European integration drives sustainable growth in the Western Balkans

By Volker Ahlemeyer


The EBRD jointly organised with the European Commission a special event at its 2019 Annual Meeting and Business Forum in Sarajevo on Promoting Investment and Improving Living Standards in the Western Balkans through European Integration.

Both institutions work closely together across the region: helping small businesses become more export-oriented, promoting ‘green’ investments as well as building roads and bridges between countries, both physical and metaphorical ones.

“The Western Balkans countries are clearly on the EU track,” stressed Christian Danielsson, Director General, European Commission, DG Neighbourhood and Enlargement Negotiations. The European Union set out a clear strategy last year on how to join the bloc through ensuring the rule of law, economic reforms and reconciliation.

The region has become an absolute priority for the EU and a credible enlargement strategy is essential to offer the countries a path towards a peaceful and prosperous future, he said. This is why the EU and its Member States put a lot of effort into this over the last few years.

The panellists engaged in a lively debate on the social, economic and political priorities in the Western Balkans. How does the aim of regional integration complement or compete with the countries’ ambitions to join the EU? What can individual countries gain from regional economic cooperation? What are the prospects of becoming part of the EU family in the short-term?

The example of Croatia, the most recent member state, offered a unique insight into the benefits of joining the EU. These were presented by Finance Minister Zdravko Marić, whose country will take over the EU Presidency during the first half of 2020.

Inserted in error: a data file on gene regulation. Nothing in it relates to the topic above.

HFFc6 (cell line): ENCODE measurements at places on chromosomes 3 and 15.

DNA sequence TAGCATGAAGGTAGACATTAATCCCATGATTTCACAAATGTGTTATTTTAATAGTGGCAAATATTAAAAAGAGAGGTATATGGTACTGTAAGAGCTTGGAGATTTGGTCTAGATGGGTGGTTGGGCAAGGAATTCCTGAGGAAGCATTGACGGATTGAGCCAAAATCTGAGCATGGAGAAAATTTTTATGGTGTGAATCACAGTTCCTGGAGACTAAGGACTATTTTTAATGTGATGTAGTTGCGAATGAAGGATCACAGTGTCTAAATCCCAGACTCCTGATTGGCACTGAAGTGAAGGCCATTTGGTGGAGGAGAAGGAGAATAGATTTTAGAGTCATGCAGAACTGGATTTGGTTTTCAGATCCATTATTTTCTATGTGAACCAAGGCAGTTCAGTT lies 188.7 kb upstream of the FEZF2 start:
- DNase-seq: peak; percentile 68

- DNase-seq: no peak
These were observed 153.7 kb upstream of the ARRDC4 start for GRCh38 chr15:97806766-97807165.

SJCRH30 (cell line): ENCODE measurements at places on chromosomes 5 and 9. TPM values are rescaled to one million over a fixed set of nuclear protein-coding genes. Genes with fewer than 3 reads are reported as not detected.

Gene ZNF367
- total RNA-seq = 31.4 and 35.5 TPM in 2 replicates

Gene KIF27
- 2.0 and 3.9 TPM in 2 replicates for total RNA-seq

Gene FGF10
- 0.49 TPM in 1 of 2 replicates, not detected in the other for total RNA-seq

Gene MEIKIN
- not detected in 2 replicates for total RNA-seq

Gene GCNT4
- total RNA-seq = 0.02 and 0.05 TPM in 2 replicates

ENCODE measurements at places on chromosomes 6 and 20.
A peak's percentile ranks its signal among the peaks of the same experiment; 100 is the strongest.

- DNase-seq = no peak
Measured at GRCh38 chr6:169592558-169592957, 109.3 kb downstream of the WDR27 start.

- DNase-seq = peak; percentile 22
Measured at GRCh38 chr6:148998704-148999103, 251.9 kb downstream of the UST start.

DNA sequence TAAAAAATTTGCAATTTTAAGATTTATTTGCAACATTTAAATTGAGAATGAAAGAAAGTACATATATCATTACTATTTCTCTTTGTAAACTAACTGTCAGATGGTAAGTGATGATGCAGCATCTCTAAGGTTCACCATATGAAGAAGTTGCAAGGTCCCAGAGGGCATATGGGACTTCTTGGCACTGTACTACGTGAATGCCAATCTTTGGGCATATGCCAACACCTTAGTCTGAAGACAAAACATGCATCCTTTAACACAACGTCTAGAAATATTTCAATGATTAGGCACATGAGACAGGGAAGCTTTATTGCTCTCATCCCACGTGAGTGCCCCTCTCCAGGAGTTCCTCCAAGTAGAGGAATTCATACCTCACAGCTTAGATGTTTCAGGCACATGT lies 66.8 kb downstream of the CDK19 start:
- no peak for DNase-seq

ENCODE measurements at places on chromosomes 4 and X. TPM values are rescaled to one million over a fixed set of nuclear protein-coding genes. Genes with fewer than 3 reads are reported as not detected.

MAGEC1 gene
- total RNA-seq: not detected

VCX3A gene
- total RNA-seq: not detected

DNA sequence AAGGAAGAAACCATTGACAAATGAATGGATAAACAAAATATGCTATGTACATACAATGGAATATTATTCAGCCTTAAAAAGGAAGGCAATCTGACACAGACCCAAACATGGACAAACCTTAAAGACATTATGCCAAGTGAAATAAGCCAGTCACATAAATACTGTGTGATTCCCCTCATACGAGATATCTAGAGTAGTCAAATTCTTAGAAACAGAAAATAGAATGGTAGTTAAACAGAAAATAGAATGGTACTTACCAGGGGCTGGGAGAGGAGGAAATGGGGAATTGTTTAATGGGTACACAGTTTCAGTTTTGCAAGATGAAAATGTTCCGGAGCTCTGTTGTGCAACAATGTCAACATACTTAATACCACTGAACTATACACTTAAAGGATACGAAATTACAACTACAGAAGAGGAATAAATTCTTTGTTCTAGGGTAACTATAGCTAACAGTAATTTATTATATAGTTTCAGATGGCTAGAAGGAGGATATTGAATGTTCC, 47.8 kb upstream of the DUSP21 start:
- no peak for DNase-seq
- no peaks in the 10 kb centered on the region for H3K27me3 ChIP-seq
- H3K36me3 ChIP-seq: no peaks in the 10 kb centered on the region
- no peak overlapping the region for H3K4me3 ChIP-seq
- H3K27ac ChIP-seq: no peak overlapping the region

For Croatia, a country of 4.2 million citizens, there were new trade opportunities right from the start when joining the EU, a bloc of half a billion people, he said. However, the most important factor at play is how citizens feel about being part of the EU and what the direct advantages of membership are for them. They need to see them for themselves in areas spanning the economy to education and environmental protection.

“The EBRD has been a long-standing investor both in terms of funds and policy reforms in the region,” pointed out Pierre Heilbronn, EBRD Vice President, Policy and Partnerships.

The Bank works with the private sector to attract investments to the region and support those segments that need finance the most, including strategic transport links and small and medium-sized enterprises (SMEs), but also women and young entrepreneurs.

“The European Commission has played a central role in bringing various actors together,” he added. The Western Balkans Investment Framework, which combines financial resources from international financial institutions, the EU and bilateral donors, is a model of cooperation to channel funds into transport, SME, energy and other projects.

The EBRD and other international financial institutions also have a key role to play in supporting the institutional capacity and governance reforms of local actors. Without administrative capacity, investment flows will not be transformational, said Heilbronn.

This point was also stressed by other panellists, underlining the importance of the negotiations’ process leading to EU accession.

The countries in the region are united by a need and sense of emergency – there is a clear reason why countries come together, said Majlinda Bregu, Secretary General of the Regional Cooperation Council. The market of each individual country may be limited, but together they can form an economic region that is attractive for investments.

European integration therefore has to go hand-in-hand with regional cooperation. Together they offer a credible perspective to the Western Balkans in the long-term, she stressed.

Connecting economies for stronger growth – it is a message that fits both the broader background of this discussion in Sarajevo and, of course, Europe Day.